Brian Wilson - Tony Asher

How a Song’s Chorus Makes Use of Musically Strong Elements

When you listen to a song just for entertainment, you’re not usually aware that parts of the song are musically ambiguous in some way, while other parts are clear and strong.

Let’s say, for example, that you start your song by writing a verse that uses this short progression: C-Bb-C-Bb-C-Bb…

There’s a kind of ambiguity associated with that progression. The key isn’t as clear as what we hear if we played C-G7. But that doesn’t matter to us, and in fact we usually like that kind of musical ambiguity.

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The fact is that most good songs move back and forth between bits that are strong and bits that are more ambiguous — what I like to call fragile.

In most songs, the strongest elements are found in the chorus or refrain. What does strong mean in this context? It usually means:

  1. The chord progressions are short and clearly point to a key. Listen to “God Only Knows” (Brian Wilson/Tony Asher) and note the ambiguous nature of the verse progressions (lots of inversions, and hard to clearly identify the key), and then how much more predictable the refrain becomes.
  2. The lyrics are clear and expressive. A typical chorus lyric doesn’t pose questions or make vague statements; it’s more likely that chorus lyrics will answer questions, or express clear emotions.
  3. The melody is short and hook-like, often using repeated patterns. That’s important because the chorus is the bit you want listeners to be able to easily hum and remember.

In most songs, everything is relative. So when you compare a verse to a chorus, the differences with regard to strong/fragile elements might only be slight. But slight differences are usually enough.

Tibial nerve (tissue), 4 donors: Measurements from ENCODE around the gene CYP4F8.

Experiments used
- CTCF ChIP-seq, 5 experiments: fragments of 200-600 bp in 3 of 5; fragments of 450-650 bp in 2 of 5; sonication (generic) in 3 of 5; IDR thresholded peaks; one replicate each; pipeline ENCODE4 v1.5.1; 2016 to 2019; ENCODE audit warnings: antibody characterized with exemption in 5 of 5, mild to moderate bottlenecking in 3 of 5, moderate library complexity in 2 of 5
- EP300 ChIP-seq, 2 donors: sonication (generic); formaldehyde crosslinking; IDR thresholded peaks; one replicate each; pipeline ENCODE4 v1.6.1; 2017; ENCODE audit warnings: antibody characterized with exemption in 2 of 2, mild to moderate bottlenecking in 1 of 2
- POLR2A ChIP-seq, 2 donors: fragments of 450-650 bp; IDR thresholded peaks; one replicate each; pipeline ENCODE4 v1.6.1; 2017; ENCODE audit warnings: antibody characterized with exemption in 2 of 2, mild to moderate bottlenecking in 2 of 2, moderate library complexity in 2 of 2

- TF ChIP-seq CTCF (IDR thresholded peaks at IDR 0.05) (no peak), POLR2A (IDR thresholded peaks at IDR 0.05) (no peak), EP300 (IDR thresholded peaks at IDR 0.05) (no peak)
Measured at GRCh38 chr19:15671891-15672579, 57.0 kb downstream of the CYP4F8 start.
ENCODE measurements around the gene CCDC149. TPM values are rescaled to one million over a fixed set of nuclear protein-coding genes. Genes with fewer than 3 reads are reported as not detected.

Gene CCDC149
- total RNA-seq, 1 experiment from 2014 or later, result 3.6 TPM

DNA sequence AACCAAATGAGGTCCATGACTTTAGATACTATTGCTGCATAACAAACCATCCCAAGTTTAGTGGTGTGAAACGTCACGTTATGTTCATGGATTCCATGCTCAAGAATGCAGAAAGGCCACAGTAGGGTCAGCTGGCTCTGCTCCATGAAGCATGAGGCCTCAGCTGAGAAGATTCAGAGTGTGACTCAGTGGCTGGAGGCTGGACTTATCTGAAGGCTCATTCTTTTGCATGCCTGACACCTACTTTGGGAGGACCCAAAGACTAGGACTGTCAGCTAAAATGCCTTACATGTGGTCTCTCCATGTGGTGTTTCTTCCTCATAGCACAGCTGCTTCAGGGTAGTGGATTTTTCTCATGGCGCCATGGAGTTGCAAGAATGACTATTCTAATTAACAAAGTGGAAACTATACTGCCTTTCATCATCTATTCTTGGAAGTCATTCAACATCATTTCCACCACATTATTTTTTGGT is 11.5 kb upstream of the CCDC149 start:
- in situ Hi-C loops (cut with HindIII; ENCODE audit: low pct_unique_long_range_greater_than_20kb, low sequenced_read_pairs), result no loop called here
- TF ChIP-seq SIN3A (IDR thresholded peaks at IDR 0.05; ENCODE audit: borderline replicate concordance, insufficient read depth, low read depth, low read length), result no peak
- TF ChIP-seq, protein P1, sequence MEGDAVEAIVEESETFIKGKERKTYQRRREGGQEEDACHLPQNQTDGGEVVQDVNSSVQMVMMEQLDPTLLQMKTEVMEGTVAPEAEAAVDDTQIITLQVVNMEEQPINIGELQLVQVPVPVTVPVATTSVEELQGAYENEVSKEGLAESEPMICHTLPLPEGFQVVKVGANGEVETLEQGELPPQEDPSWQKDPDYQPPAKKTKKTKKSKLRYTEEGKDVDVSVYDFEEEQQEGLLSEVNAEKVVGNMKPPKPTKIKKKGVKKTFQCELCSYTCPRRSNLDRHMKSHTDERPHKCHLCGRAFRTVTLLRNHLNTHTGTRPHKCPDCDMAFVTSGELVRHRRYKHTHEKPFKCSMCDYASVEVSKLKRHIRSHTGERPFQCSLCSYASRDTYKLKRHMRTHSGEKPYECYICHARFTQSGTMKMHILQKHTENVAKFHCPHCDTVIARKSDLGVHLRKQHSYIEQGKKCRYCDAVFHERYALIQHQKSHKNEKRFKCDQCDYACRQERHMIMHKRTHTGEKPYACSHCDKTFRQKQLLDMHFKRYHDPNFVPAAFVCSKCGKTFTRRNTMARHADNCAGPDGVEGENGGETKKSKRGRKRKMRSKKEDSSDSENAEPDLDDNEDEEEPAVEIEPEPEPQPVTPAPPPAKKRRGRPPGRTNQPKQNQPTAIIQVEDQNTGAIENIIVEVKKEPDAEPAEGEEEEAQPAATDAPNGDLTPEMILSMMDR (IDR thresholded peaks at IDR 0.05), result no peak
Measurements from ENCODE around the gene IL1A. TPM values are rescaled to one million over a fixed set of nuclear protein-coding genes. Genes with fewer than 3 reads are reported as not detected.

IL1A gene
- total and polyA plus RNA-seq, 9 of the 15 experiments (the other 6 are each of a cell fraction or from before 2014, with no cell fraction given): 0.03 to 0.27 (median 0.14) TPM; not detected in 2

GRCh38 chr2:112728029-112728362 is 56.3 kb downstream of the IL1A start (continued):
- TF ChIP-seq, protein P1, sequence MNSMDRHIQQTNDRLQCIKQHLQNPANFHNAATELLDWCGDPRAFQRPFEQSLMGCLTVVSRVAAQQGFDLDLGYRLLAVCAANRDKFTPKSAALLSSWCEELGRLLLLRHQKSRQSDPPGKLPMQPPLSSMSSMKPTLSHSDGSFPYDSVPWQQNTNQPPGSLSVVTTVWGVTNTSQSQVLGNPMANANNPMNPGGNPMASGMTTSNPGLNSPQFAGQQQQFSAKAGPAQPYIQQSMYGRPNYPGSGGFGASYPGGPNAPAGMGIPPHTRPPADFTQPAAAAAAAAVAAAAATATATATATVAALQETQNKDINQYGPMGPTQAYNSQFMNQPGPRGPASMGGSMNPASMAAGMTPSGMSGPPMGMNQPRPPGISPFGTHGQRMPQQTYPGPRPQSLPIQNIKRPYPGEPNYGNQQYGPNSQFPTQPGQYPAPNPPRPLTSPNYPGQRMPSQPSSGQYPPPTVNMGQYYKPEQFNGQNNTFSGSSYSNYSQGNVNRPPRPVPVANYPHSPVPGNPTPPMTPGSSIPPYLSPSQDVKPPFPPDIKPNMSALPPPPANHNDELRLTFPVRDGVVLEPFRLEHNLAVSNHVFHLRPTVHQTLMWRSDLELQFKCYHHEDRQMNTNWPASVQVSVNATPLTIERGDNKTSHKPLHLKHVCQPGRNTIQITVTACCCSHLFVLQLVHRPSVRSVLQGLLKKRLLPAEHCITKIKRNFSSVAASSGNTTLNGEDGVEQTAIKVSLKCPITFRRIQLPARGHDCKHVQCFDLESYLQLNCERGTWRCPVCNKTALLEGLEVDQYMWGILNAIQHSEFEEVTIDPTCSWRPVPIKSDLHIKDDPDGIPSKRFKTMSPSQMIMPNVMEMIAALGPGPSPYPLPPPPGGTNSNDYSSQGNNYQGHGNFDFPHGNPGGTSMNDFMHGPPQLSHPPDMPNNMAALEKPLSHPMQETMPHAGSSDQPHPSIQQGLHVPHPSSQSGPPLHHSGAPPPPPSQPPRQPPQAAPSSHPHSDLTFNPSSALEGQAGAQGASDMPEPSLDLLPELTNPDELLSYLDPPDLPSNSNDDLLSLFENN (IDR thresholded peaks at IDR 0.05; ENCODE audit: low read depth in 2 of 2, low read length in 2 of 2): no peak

As I mentioned, this issue of strong versus fragile musical elements is not something people are usually aware of when they listen to music. But it’s important.

The sign that you haven’t put enough of a difference between sections with regard to strong/fragile elements is that everything starts to sound bland and uninteresting from a musical point of view. Your melodies may sound fine when you sing them to yourself, but if there’s no difference between how your verse melody works and how your chorus melody sounds (i.e., if they’re all sitting in the same basic range, with nothing much to distinguish them), you’ve got problems.

A chorus usually makes use of musically strong elements. So if you want to be sure you’ve dealt properly with this musical issue, start by examining your chorus. The lyrics should be emotional, the melody should be relatively high when compared to the verse, and the chord progressions should be clearly targeting a tonic chord.

From there, look back to the verse, and see if you’ve made the lyrics observational, and the melodies relatively low when compared to the chorus.

Gary EwerWritten by Gary Ewer. Follow Gary on Twitter.

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